• Belowground, plant tolerance for changes in macro- and micro nutrients, as well as exposure to increased concentrations of toxic metals and changes to soil pH, salinity, and water, can be critical to the outcome of restoration.
  • The altered hydrological environment can influence plant rooting depth, root/shoot allocation, and the reliance on mycorrhizal symbioses (菌根共生).
  • Restoration exposes plants to a wide range of physiological stressors (生理应激源), and outcomes will depend on the ability of species to tolerate altered environments.

Ecological Theory and Restoration Ecology

Ecological restoration is to move a damaged system to an ecological state that is within some acceptable limits relative to a less disturbed system.

Science-based restorations follow:

  • explicitly stated goals
  • a restoration design informed by eco-logical knowledge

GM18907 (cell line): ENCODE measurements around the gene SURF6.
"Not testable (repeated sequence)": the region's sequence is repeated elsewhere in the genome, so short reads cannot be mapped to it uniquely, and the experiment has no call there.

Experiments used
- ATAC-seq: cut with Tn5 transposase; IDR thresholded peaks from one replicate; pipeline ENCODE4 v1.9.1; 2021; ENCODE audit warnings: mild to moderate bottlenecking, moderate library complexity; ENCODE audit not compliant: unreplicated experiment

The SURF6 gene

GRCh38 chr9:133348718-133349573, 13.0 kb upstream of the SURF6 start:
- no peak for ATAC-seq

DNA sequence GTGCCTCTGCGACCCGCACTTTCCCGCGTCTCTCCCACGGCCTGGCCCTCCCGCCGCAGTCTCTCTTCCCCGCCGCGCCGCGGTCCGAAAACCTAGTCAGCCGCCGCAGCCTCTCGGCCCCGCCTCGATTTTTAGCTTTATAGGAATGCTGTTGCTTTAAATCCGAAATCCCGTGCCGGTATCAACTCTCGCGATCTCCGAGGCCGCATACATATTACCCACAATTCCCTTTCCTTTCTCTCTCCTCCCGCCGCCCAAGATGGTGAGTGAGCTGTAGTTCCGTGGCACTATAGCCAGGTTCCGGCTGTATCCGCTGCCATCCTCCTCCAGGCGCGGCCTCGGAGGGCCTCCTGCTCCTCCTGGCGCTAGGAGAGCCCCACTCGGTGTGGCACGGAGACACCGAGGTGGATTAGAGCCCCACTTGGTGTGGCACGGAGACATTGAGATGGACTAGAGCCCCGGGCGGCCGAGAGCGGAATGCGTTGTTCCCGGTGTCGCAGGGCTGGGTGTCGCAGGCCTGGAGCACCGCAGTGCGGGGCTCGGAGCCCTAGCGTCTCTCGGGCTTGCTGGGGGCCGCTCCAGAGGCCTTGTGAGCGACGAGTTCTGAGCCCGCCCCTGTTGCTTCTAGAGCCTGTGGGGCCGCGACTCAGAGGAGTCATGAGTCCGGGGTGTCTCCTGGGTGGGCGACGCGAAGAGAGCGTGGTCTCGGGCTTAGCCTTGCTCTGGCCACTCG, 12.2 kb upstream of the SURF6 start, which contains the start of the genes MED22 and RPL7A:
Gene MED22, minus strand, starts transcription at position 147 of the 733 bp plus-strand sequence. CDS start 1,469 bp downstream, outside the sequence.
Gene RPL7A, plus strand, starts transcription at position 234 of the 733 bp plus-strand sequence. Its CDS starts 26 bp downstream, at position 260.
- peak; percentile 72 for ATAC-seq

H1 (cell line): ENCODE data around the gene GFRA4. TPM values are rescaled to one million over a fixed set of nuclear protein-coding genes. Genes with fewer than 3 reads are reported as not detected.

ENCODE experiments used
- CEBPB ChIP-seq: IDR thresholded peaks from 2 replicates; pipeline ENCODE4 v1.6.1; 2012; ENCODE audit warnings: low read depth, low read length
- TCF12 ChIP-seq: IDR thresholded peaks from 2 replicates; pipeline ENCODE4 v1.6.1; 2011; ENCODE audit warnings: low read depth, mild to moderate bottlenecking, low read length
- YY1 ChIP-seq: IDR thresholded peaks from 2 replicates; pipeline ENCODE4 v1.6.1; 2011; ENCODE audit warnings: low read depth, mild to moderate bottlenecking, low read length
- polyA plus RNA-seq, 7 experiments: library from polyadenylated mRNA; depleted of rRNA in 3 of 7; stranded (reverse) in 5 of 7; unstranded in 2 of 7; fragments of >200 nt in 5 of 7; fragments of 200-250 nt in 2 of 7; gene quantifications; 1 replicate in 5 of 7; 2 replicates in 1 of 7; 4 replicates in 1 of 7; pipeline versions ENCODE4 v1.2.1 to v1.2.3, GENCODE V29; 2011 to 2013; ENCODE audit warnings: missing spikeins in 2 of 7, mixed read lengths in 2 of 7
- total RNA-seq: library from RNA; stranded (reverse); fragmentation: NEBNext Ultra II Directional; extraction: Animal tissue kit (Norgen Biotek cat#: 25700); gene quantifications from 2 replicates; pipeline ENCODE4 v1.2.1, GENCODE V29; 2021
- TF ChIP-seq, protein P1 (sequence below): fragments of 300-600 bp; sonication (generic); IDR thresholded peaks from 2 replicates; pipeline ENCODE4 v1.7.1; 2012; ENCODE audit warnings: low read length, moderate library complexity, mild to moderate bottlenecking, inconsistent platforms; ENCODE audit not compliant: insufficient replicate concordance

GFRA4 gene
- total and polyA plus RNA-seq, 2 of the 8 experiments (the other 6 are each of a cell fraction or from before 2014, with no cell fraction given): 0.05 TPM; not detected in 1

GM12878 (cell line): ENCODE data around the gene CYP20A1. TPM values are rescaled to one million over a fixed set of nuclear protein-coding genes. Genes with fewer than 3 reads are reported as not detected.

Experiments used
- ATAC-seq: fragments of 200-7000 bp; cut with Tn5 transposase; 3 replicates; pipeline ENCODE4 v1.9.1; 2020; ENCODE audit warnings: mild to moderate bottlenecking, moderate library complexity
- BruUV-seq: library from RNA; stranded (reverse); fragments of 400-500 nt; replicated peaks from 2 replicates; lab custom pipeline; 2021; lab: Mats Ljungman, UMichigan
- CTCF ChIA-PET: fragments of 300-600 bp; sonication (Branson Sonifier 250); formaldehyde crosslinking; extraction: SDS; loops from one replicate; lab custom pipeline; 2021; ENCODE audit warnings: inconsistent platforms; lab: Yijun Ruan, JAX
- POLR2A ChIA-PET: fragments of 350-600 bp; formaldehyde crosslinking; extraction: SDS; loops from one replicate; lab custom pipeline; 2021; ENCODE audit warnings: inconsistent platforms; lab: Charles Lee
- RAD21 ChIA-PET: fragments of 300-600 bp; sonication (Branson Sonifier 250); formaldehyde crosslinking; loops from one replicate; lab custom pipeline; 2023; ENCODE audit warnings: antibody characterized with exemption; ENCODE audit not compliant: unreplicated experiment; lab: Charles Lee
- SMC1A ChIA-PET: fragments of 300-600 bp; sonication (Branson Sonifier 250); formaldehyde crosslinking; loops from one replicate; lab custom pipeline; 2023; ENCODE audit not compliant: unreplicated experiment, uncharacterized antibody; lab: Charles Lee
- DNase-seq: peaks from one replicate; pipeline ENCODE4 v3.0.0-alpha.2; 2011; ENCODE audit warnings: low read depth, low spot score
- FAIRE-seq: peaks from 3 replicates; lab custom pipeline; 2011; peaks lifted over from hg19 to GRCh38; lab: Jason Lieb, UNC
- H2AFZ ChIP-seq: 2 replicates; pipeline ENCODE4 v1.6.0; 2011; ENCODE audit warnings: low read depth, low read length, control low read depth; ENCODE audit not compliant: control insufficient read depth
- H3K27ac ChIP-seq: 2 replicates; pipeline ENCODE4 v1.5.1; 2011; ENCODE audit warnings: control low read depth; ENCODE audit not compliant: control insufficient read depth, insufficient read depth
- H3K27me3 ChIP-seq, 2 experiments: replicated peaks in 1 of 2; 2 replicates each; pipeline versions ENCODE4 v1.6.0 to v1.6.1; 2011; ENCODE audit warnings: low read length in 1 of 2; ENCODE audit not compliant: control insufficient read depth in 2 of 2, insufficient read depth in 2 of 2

• quantitative assessment of system responses employing pre- and postrestoration data collection
  • analysis and application of results to inform subsequent efforts

Broad areas of ecological theory that are foundational to the science of restoration ecology:

  1. Ecological Theory and the Restoration of Populations and Communities (Page 24)
    • Population and ecological genetics
    • Ecophysiological and functional ecology
    • Demography (人口统计学), population dynamics, metapopulation ecology
    • Community ecology
    • Evolutionary ecology
    • Fine-scale heterogeneity (异质性)
  2. Restoring Ecological Function (Page 152)
    • Food webs
    • Ecological dynamics and trajectories
    • Biodiversity and ecosystem functioning
    • Modeling and simulations
    • Invasive species and community invasibility (社区入侵)
  3. Restoration Ecology in Context (Page 270)
    • Research design and statistical analysis
    • Macroecology (宏观生态学)
    • Paleoecology (古生态学), climate change

Population and Ecological Genetics in Restoration Ecology